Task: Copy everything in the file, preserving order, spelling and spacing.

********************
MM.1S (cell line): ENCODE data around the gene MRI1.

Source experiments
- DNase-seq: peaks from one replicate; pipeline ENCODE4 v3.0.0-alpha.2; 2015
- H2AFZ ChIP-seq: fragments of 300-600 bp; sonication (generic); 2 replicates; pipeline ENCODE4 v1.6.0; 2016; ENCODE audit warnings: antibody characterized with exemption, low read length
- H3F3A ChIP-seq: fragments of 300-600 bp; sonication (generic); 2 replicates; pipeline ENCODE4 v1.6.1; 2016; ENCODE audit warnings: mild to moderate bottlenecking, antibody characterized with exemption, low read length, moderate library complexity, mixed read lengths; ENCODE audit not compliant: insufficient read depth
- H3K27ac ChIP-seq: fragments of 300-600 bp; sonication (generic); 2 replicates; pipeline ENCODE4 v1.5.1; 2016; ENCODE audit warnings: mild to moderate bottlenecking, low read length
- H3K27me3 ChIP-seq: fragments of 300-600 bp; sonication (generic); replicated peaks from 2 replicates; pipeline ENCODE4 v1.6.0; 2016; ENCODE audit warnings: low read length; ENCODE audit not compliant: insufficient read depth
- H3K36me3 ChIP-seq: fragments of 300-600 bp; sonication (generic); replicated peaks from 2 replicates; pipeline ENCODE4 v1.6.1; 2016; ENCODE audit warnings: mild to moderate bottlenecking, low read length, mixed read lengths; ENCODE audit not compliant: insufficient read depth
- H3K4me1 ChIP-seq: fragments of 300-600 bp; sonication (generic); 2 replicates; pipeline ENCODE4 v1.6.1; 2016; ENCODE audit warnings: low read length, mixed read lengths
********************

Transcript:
MM.1S (cell line): ENCODE data around the gene MRI1.

Source experiments
- DNase-seq: peaks from one replicate; pipeline ENCODE4 v3.0.0-alpha.2; 2015
- H2AFZ ChIP-seq: fragments of 300-600 bp; sonication (generic); 2 replicates; pipeline ENCODE4 v1.6.0; 2016; ENCODE audit warnings: antibody characterized with exemption, low read length
- H3F3A ChIP-seq: fragments of 300-600 bp; sonication (generic); 2 replicates; pipeline ENCODE4 v1.6.1; 2016; ENCODE audit warnings: mild to moderate bottlenecking, antibody characterized with exemption, low read length, moderate library complexity, mixed read lengths; ENCODE audit not compliant: insufficient read depth
- H3K27ac ChIP-seq: fragments of 300-600 bp; sonication (generic); 2 replicates; pipeline ENCODE4 v1.5.1; 2016; ENCODE audit warnings: mild to moderate bottlenecking, low read length
- H3K27me3 ChIP-seq: fragments of 300-600 bp; sonication (generic); replicated peaks from 2 replicates; pipeline ENCODE4 v1.6.0; 2016; ENCODE audit warnings: low read length; ENCODE audit not compliant: insufficient read depth
- H3K36me3 ChIP-seq: fragments of 300-600 bp; sonication (generic); replicated peaks from 2 replicates; pipeline ENCODE4 v1.6.1; 2016; ENCODE audit warnings: mild to moderate bottlenecking, low read length, mixed read lengths; ENCODE audit not compliant: insufficient read depth
- H3K4me1 ChIP-seq: fragments of 300-600 bp; sonication (generic); 2 replicates; pipeline ENCODE4 v1.6.1; 2016; ENCODE audit warnings: low read length, mixed read lengths